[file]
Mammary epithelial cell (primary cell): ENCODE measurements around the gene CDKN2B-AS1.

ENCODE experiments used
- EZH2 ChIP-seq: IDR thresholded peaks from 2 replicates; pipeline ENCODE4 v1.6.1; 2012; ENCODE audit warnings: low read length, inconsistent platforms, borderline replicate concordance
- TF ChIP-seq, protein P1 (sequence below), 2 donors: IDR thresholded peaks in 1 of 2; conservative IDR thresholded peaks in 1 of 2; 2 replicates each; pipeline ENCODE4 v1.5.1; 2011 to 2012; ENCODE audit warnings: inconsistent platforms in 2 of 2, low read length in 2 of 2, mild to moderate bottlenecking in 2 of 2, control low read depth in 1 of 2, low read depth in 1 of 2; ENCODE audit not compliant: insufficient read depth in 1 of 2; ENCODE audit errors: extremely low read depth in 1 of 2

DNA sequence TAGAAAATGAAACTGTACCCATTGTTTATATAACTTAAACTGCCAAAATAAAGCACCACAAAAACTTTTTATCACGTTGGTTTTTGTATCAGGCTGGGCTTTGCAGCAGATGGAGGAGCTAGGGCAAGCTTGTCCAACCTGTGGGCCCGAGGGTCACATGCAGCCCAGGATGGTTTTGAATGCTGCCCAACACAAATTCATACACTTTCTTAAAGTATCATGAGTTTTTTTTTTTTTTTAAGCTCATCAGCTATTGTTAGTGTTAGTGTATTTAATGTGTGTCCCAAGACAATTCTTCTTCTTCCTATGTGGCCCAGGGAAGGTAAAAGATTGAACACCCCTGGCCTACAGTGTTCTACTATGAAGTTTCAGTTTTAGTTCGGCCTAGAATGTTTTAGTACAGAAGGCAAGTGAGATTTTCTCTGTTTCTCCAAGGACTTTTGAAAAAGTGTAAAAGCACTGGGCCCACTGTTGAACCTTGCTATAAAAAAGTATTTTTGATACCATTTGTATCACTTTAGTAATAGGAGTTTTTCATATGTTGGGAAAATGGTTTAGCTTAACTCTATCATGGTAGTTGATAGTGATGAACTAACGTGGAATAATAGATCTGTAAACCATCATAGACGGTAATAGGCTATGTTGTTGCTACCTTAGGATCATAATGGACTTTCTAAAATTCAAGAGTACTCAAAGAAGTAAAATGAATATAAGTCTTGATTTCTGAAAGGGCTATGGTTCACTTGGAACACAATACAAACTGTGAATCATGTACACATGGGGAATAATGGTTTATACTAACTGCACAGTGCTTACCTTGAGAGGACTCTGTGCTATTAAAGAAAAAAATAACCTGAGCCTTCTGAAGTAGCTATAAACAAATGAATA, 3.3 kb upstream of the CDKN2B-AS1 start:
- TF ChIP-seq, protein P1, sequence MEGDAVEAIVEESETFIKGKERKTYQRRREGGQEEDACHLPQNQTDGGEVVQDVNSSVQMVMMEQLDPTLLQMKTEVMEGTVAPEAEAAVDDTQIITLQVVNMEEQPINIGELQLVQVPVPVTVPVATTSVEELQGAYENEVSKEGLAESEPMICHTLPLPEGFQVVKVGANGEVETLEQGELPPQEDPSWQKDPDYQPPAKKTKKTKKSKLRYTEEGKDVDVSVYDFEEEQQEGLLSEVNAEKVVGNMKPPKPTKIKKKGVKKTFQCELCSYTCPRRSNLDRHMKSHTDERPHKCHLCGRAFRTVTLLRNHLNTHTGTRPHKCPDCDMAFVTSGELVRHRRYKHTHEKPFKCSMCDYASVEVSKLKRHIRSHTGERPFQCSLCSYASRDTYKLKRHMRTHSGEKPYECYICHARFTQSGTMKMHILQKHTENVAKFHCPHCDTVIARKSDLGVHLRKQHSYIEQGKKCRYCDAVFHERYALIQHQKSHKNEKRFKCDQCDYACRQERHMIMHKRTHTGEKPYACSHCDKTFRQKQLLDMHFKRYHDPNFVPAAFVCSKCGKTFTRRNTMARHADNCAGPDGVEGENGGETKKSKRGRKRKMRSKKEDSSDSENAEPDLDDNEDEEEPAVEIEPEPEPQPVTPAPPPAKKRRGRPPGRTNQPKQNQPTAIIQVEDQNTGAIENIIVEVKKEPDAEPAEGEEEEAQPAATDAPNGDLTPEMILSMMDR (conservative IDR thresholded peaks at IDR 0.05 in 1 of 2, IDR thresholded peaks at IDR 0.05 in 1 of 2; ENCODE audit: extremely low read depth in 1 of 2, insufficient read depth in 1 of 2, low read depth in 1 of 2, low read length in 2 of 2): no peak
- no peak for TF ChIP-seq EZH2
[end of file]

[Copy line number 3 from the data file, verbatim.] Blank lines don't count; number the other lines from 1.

- EZH2 ChIP-seq: IDR thresholded peaks from 2 replicates; pipeline ENCODE4 v1.6.1; 2012; ENCODE audit warnings: low read length, inconsistent platforms, borderline replicate concordance